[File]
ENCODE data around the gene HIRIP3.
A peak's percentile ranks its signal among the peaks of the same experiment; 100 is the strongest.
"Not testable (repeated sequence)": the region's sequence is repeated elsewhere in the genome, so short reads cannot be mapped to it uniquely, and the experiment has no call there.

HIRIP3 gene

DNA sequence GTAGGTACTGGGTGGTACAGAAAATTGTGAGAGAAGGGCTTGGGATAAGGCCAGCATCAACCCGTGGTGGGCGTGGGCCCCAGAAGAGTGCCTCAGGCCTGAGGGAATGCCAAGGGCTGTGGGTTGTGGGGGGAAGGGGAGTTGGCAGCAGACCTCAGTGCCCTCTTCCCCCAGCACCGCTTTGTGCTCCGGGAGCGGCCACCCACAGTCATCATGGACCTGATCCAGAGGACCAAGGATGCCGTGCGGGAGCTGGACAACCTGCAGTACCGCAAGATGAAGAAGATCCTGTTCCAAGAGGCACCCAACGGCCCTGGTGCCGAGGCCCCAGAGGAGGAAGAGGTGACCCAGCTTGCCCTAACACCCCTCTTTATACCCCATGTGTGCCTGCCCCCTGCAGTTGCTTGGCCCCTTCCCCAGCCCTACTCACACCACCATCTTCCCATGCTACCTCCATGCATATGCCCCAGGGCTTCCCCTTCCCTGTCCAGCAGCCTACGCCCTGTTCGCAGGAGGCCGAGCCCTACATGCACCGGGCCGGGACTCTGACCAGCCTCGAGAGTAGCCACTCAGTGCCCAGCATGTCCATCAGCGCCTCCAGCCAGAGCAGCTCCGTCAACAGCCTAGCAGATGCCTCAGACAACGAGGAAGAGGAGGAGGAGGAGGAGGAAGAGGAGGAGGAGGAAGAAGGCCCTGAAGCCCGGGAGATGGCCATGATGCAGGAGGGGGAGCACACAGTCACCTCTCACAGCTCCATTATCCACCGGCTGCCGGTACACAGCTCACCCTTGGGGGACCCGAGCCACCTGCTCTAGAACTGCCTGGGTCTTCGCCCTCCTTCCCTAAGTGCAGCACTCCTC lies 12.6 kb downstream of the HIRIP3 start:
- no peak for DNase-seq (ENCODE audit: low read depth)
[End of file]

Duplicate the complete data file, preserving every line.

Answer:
ENCODE data around the gene HIRIP3.
A peak's percentile ranks its signal among the peaks of the same experiment; 100 is the strongest.
"Not testable (repeated sequence)": the region's sequence is repeated elsewhere in the genome, so short reads cannot be mapped to it uniquely, and the experiment has no call there.

HIRIP3 gene

DNA sequence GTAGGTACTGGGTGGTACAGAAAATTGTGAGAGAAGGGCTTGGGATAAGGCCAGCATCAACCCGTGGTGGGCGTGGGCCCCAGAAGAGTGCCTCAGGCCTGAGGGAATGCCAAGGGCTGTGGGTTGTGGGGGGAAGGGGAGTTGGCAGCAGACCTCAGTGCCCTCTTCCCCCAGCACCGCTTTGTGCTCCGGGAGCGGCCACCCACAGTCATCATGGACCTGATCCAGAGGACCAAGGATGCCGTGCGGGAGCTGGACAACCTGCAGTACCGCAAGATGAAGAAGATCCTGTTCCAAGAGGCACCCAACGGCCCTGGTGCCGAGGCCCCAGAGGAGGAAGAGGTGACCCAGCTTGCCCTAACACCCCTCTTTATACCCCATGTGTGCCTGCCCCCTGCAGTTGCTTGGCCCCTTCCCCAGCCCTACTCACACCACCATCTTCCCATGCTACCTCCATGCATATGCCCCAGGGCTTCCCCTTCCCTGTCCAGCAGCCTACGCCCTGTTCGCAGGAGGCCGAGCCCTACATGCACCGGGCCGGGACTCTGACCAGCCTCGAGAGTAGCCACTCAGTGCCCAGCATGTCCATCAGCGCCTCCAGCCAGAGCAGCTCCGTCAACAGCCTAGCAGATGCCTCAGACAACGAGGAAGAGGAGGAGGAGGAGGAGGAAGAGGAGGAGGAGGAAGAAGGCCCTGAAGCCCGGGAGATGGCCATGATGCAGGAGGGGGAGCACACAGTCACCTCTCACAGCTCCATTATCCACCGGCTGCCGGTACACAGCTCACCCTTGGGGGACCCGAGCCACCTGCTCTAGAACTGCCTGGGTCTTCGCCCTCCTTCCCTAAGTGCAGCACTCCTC lies 12.6 kb downstream of the HIRIP3 start:
- no peak for DNase-seq (ENCODE audit: low read depth)